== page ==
Maybe this will change with Brexit, maybe not, but it’s hard to think her business — offering pottery classes and activities as well as beautiful bespoke ceramics to buy — will be deeply impacted by a Brexit Border. Glaslough is as likely to play host to a Porsche as a Massey Ferguson and the kind of visitor that pops in here sees it as a destination, not a passing-through point.
The streets are lined with history, while Brenda’s handcrafted bowls end up encasing your cereal in Castle Leslie at breakfast time. More and more, it seems a place apart.
The clay now washed from our hands we went across the border and grabbed some food in Uluru in Armagh city centre before heading out to Navan Centre and Fort for what proved a special and ancient occasion - the celebration of Lughnasa.
First up: what a setting. Home to an ancient ceremonial monument and one of the great royal sites of pre-Christian Ireland, it’s perfect for the annual Gathering event. As twilight fell we saw spectacular fire performances by FirePoise, Irish wolfhounds, *the* the Harry Potter Owl, as well as facepainting and music before it was time for the celebration of Lughnasa and the retelling of the story of Lugh himself.
With darkness tumbling the swordplay between the actors resulted in flying sparks, thundering drums and the burning of symbolic effigies of harvest. It stirred the Celtic blood and reminded us of a heritage - one shared by people on both sides of the border - that sometimes we too easily forget.
Our two-night stay in Castle Leslie at an end we headed to Dundrum House Hotel, a 1720 Georgian country manor alongside the Fallen River. Before docking for the night, we had two stops to make: the Armagh Planetarium and then a visit to the Armagh Cider Company in Ireland’s Orchard County.
The Planetarium is outstanding. Under its domed roof we watched the ‘Beyond the Blue’ presentation of our night sky, brilliantly illustrated through lights and lasers. Afterwards you can touch a 22 stone meteorite from Argentina and view other space rocks, then build your own rocket from a coke bottle and launch it into the air outside.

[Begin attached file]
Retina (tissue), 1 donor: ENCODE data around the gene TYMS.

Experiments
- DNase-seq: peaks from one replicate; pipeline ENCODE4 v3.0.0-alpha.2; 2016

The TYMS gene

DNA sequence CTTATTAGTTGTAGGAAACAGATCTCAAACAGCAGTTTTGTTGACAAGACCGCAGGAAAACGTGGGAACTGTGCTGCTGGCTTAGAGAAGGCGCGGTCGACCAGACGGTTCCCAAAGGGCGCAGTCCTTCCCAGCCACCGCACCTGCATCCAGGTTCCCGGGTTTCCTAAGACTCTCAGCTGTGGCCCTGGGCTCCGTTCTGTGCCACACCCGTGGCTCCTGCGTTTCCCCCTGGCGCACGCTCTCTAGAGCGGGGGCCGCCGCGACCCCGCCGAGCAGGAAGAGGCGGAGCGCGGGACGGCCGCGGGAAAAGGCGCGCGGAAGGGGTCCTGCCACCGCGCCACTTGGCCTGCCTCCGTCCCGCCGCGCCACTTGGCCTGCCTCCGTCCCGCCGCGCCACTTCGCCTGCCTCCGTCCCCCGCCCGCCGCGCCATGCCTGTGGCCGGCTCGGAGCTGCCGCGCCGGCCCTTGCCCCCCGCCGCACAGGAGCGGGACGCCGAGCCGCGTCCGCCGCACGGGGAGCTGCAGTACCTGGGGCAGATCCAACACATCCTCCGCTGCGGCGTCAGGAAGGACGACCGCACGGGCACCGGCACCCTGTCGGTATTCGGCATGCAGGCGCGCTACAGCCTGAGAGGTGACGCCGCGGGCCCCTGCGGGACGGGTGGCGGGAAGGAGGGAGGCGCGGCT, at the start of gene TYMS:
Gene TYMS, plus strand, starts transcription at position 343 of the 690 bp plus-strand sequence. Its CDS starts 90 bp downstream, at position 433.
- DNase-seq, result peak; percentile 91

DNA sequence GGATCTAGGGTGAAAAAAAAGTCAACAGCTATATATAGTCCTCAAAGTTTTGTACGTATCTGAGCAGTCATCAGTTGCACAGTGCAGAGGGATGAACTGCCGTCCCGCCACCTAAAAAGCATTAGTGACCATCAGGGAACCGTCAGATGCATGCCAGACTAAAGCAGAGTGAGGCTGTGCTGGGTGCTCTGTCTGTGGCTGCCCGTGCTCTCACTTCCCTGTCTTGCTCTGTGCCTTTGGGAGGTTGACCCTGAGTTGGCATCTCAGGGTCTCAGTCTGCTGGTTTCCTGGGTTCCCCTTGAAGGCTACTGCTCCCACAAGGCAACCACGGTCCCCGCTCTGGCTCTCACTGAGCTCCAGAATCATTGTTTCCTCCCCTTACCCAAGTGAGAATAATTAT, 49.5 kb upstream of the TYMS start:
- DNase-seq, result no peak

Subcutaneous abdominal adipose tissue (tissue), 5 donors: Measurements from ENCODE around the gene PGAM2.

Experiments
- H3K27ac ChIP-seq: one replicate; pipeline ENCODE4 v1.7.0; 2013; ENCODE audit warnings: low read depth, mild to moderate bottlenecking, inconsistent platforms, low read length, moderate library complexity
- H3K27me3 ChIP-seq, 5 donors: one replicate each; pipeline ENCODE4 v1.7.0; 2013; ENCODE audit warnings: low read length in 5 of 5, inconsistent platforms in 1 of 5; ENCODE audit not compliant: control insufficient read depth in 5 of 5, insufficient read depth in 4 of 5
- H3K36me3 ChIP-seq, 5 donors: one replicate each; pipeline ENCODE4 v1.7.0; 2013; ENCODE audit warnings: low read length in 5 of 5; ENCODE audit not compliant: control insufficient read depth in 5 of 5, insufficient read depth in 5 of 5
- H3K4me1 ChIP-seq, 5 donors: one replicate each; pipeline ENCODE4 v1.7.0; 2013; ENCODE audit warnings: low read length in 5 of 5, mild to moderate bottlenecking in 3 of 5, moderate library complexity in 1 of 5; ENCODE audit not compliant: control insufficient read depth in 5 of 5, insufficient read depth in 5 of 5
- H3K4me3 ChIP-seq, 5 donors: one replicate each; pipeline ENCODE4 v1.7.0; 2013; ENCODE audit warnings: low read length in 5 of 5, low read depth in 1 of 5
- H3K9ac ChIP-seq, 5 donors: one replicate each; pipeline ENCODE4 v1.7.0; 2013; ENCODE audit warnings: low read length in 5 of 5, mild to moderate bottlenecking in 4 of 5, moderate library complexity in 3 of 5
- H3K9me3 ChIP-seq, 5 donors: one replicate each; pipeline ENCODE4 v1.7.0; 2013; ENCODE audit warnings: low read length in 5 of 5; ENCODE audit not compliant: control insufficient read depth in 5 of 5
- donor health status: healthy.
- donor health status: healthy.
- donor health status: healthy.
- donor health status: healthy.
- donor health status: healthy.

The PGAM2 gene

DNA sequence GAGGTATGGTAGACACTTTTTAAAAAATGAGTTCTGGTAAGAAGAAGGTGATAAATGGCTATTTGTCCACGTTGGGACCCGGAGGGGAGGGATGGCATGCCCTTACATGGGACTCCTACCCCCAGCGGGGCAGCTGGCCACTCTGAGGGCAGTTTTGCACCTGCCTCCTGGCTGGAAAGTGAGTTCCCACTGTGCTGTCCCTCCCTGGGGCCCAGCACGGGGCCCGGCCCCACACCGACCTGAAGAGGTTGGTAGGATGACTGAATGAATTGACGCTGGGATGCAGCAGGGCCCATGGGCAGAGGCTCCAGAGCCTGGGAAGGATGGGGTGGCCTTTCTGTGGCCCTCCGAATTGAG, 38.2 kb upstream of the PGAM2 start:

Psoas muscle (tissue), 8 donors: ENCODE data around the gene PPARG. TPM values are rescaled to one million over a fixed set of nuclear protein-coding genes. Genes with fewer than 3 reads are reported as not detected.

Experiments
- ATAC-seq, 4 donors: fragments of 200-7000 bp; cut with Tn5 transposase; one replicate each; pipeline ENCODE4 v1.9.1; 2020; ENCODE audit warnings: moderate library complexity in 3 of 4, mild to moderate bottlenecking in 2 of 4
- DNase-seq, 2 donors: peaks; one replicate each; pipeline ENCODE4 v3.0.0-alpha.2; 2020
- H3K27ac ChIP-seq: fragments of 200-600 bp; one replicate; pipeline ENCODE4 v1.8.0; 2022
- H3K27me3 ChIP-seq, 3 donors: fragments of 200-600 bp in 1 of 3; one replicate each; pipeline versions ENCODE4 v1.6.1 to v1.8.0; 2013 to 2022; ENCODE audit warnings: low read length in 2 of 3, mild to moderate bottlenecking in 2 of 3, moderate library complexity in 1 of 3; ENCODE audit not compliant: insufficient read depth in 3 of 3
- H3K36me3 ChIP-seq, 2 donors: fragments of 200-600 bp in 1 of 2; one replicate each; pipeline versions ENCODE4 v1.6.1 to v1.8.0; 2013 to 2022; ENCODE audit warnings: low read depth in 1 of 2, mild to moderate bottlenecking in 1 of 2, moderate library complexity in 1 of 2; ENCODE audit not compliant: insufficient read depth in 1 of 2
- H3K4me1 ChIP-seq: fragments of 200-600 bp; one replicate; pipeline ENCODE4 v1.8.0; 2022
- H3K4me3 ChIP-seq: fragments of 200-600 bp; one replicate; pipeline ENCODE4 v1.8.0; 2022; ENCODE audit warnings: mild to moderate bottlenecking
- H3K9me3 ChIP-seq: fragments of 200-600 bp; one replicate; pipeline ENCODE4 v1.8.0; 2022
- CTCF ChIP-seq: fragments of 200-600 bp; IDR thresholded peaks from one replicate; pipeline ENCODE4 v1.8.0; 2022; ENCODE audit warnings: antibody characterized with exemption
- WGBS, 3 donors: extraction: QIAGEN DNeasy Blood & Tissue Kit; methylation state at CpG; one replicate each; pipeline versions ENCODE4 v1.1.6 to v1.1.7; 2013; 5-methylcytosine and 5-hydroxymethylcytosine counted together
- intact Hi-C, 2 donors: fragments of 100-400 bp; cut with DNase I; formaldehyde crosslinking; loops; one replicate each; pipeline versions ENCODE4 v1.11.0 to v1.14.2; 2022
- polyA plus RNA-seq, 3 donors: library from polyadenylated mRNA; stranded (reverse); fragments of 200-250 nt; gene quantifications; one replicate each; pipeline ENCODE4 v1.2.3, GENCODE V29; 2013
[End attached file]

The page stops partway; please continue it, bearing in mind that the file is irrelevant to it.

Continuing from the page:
After that astral afternoon, it was time for apple refreshment. Philip and Helen Troughton run the Armagh Cider Company from their 3,500 acre orchard near Craigavon. It’s an education, learning about the localised ecosystem that means this is the most northerly apple-growing area in Ireland or the UK, how crewing cider was initially done to sterilise brackish water drank by troops who arrived here from the Continent for the Plantation, and the finesse required to secure the best harvest.
Helen and Philip grow 95% Bramley apples; Philip describes himself as a cider maker who grows apples and also as a Remainer who now just wants Brexit to be over. People in the North voted to remain, yet it seems there’s now just a desire for certainty — of any kind.
Yet, there are complications. The Armagh Bramley apples recently scored PGI (Protected Geographical Indication) status, putting it up there with Champagne and Italian Castelmagno cheese. “Will Brexit mean we lose that?” Philip asks. Again, at this stage who can say? What is true is that the produce from here is mouthwatering.
If, like me, you abandoned cider after one manky flagon too many in your youth, the Bramley stuff will reignite your tastebuds. You can also press your own apple juice and have some absolutely gorgeous apple tart with juice, cider, tea or coffee in the factory’s rustic long room, seated at the trunk length table, while viewing other local wares from artisan producers.
All that was left to do was grab some food near our lodgings at Basil Sheils, a curio by the crossroads that does an excellent steak and manages to have Foster and Allen LPs on display inside while blaring 50 Cent’s ‘In Da Club’ (uncensored version) at full volume outside. Before we headed back for a great night’s sleep I clocked the signpost outside the restaurant: Newry 17 miles, Dublin 70, Cork 245... A reminder that, backstop or not, we’re all living in a small place, and one with many connections and hidden treasures. As Patrick Kavanagh was drawn inexorably to the city, maybe we should be looking the other way, to the rivers and drumlins that have seen borders come and go.